What he did: Rubio didn't get as much time to talk as some of the other candidates, but when he did speak he demonstrated plenty of knowledge of foreign policy and enough gravitas to stay out of the squabbling that characterized this debate, especially early on. His views didn't stand out among the field, but his performance likely satisfied conservatives.
What he needed to do: Definitively win a round against Trump while reassuring voters that he's got good people skills.
What he did: As expected, Bush got into it more with Trump than any other candidate, but managed to come off as less dignified than Fiorina in those exchanges, at one point doing a yes-you-did-no-I-didn't with Trump over the businessman's alleged attempt to legalize casino gambling in Florida. He also seemed stumbling at times, and delivered wandering answers about Kim Davis and his speaking Spanish. His admission that he smoked marijuana was obviously calculated but whether it was supposed to make him seem hip or worldly or contrite or honest was pretty unclear. He'd probably like to have those three hours back.
What he needed to do: Remind conservatives that he, not Trump, was supposed to be their hard-charging ideologue Tea Party insurgent.
What he did: He did his usual routine when comparing himself to other Republicans—crowing over his accomplishments as a lawyer before the Supreme Court and his record, bragging about his purity, and promising to shut down the federal government over funding Planned Parenthood and rip up the Iran deal if he gets elected. He's a smarmy nightmare for liberals as well as moderate conservatives, but his base will likely be nodding in approval.
What he needed to do: Get the Evangelicals in the audience excited for his next book, TV show, or speaking tour.
What he did: Huckabee didn't talk much, as befits a candidate who no one thinks has a chance. When he did talk, he compared Kim Davis to Gitmo detainees.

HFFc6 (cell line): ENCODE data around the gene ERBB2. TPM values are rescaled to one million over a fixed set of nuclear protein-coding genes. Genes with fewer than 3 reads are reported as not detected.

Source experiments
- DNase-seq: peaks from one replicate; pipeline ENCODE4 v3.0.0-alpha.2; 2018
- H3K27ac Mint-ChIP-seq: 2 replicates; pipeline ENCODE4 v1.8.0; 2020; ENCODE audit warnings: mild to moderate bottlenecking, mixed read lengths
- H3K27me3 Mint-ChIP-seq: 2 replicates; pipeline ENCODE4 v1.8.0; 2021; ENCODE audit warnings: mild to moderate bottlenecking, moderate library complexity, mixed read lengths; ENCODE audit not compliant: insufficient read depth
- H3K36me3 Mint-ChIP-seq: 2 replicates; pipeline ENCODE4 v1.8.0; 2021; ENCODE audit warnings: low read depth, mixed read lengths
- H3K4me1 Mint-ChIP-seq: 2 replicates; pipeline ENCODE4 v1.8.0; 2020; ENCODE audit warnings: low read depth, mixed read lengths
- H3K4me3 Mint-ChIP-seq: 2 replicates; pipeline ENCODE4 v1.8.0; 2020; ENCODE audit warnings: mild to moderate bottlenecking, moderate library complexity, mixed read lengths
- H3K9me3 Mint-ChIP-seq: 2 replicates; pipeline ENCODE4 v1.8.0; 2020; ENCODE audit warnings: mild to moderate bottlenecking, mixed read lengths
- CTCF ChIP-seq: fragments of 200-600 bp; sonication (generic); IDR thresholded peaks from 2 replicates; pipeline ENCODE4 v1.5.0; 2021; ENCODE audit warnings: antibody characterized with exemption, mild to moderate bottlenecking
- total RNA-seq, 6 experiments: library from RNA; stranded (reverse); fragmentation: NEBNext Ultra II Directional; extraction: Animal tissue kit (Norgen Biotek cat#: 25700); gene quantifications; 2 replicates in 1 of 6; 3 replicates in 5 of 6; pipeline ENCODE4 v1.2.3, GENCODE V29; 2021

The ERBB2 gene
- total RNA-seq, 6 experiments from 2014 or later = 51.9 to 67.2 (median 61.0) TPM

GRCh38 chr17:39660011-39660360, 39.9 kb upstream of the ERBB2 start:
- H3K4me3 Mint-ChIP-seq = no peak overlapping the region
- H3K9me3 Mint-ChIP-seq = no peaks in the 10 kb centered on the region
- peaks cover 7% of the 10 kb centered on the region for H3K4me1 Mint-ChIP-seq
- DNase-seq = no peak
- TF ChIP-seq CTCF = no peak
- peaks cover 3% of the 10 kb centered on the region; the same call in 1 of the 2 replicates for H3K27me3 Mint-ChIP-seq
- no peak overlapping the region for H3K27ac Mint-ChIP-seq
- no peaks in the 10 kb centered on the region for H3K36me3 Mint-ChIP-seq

What he needed to do: Travel back in time to the short-lived era when his critiques of America's interventionist foreign policies made him seem like an exciting 2016 candidate.
What he did: As expected, he staked out positions as an isolationist when it came to foreign policy and a supporter of states rights when it came to the legalization of marijuana. People who back those stances will have cheered—but it's becoming apparent from the polls that there aren't enough of them in the GOP to get him anywhere near the nomination.
What he needed to do: Reverse his sudden and nightmarish plunge in the polls and make people think of him as a serious candidate once again—possibly by making even more aggressively anti-union remarks, his bread and butter.
What he did: At one point when moderator Jake Tapper asked him a question, Walker looked noticeably weary and sweaty, to the point I worried he would fall down. That's not good. His unfamiliarity when it came to foreign policy didn't help matters much.
What he needed to do: Get more New Hampshire voters on his side, emphasize his work with GOP saint Ronald Reagan, then hope against hope that he can turn a strong finish in that primary into an argument that he should be an establishment favorite on par with Bush.
What he did: He decidedly separated himself from the field by pledging to work with America's allies—and even the Democrats!—and saying that he would abide by the Iran deal unless Iran broke the agreement first. That's not likely to make him popular among the base.
What he needed to do: Become a completely different candidate, someone who people like.
What he did: Christie did seem forceful and maybe even likable this time out, cracking jokes about his status as a Republican governor in blue-state New Jersey and, in one early moment, admonishing Fiorina and Trump to "stop this childish back and forth!" If the GOP is looking for a new slogan, they may have found it.